Fig. 2.
Fig. 2.

Time series of physical quantities of sea ice, atmosphere, and AMSR-E at the mooring site. (a) Sea ice draft from IPS, (b) ice drift velocity from ADCP, (c) pseudospatial series of sea ice thickness distribution from the combination of IPS and ADCP data, (d) sea ice detection ratio of IPS, namely, CIPS, (e)–(g) 2-m air temperature, total column water vapor, and total column liquid water from ERA-Interim, and (h) PR values from AMSR-E 19-, 36-, and 89-GHz channels. The gray shading indicates the timings of snowfall observed near the mooring site (triangle in Fig. 1).

Citation: Journal of Atmospheric and Oceanic Technology 36, 8; 10.1175/JTECH-D-18-0218.1

In this study, we compared the AMSR-E data with detailed sea ice thickness distribution obtained by the mooring observation. Since we focus on thin sea ice, conversion from the draft measured by IPS to the ice thickness was carried out under the assumption of isostasy with fixed values of snow thickness and densities of seawater and sea ice as 0 m, 1026.5 kg m−3, and 920 kg m−3, respectively. To treat the sea ice thickness data at a certain spatial scale, it is necessary to create the pseudospatial series of sea ice thickness by combining the time series of thickness and drift velocity of sea ice at the mooring site. A continuous time series of sea ice velocity is needed for this purpose. The ADCP velocity measurement with a sampling interval at 20 min, however, sometimes exhibits data gaps. Such data gaps were filled by a multilinear regression of ice velocity against near-surface water velocity from the uppermost ADCP bin (5–7 m deep) and the surface wind measured at Chaivo weather station, as described in Fukamachi et al. (2009). The continuous time series of ice drift velocity obtained by this method is shown in Fig. 2b. The accuracy of ice drift velocity is less than 0.01 m s−1.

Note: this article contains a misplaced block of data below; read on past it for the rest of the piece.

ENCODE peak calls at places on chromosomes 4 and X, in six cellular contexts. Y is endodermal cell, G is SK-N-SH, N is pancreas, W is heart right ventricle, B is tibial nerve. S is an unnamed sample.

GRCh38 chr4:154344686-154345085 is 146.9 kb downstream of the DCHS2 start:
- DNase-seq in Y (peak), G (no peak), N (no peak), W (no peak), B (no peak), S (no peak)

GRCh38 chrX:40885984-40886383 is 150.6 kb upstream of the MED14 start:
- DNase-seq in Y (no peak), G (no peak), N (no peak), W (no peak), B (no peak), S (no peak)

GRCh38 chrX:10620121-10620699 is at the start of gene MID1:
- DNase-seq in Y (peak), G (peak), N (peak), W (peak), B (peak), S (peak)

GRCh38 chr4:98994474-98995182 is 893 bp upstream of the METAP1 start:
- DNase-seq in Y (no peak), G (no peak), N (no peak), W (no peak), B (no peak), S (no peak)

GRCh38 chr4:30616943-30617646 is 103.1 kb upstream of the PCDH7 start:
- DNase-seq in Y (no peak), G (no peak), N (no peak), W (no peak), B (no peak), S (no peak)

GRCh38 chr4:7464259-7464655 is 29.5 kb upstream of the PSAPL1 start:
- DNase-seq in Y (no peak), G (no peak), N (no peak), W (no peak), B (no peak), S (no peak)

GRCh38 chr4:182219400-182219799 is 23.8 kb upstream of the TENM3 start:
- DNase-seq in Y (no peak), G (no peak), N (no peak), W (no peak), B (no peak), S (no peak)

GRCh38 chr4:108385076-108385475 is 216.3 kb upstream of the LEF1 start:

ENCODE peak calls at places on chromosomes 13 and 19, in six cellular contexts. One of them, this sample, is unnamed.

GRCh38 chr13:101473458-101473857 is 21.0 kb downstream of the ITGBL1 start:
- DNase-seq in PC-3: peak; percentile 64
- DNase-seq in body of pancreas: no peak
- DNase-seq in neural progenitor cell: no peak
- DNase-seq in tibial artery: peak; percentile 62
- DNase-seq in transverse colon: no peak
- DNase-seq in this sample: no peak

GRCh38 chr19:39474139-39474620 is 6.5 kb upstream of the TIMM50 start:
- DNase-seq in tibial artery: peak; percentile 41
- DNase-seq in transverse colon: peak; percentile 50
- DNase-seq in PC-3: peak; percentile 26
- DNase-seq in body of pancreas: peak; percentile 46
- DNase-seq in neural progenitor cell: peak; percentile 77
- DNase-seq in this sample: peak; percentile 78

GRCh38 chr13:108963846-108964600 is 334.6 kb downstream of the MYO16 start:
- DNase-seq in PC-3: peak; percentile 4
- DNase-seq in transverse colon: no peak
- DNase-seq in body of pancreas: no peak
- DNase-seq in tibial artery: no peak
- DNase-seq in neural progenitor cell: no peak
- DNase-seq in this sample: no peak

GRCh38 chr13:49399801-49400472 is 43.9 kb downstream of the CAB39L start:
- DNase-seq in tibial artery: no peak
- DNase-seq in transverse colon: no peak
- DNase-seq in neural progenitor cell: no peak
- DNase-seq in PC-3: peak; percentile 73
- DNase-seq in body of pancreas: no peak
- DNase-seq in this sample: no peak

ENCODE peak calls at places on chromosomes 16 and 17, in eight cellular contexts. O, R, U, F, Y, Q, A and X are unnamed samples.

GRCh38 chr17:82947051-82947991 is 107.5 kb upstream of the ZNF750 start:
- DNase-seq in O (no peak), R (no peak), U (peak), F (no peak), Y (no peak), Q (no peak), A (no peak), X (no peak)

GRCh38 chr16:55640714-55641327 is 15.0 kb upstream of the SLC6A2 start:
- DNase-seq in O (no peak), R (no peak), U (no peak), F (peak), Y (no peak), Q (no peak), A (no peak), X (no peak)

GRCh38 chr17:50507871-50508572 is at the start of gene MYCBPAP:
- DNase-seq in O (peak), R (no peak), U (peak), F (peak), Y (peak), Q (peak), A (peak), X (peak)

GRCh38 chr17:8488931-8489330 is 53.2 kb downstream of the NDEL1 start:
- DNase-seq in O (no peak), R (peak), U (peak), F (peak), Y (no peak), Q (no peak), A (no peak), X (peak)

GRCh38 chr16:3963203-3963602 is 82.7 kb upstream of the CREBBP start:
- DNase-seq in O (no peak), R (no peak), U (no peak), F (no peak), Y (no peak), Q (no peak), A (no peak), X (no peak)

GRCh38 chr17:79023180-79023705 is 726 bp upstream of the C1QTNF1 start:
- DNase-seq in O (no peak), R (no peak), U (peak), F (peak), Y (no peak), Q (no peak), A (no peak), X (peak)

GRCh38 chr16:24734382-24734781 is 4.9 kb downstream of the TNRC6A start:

Off the east coast of Sakhalin, the southward East Sakhalin Current is dominant (Mizuta et al. 2003), and this has also been confirmed by the ice drift velocity data (Fig. 2b). Hence, in this study, we created a dataset of pseudospatial series of sea ice thickness by using only the southward component of ice drift velocity data. This dataset contains information on ice thickness for every 0.5 m of sea ice advection to the south (Fig. 2c). If the temporal change in sea ice thickness is negligible, the dataset provides a meridional distribution of sea ice thickness. Figure 3a is an example of meridional sea ice thickness distribution at the time of AMSR-E observation at 1559 UTC 17 February 2003. For comparison, we used the meridional thickness distribution in the range of ±3 km centered at the AMSR-E observational latitude, which corresponds to the 12 001 segments of sea ice thickness, as shown by the blue shading in Fig. 3a. These data are regarded as being representative of sea ice thickness distribution in the AMSR-E footprint, where zonal changes in the sea ice thickness distribution are assumed to be negligible. This pseudospatial series of sea ice thickness data corresponds to the time series of ±4 h from the observational time when the ice drift velocity is assumed to be constant at 0.2 m s−1 to the south.

Fig. 3.
Fig. 3.

(a) Meridional distribution of sea ice thickness obtained from the combination of IPS and ADCP observations and (b) spatial distribution of PR89 from AMSR-E near the mooring site (white cross), at 1559 UTC 17 Feb 2003, when a coastal polynya appeared. The blue shading in (a) indicates the area (12 001 segments of the ice thickness data) corresponding to the footprint of AMSR-E observation.

Citation: Journal of Atmospheric and Oceanic Technology 36, 8; 10.1175/JTECH-D-18-0218.1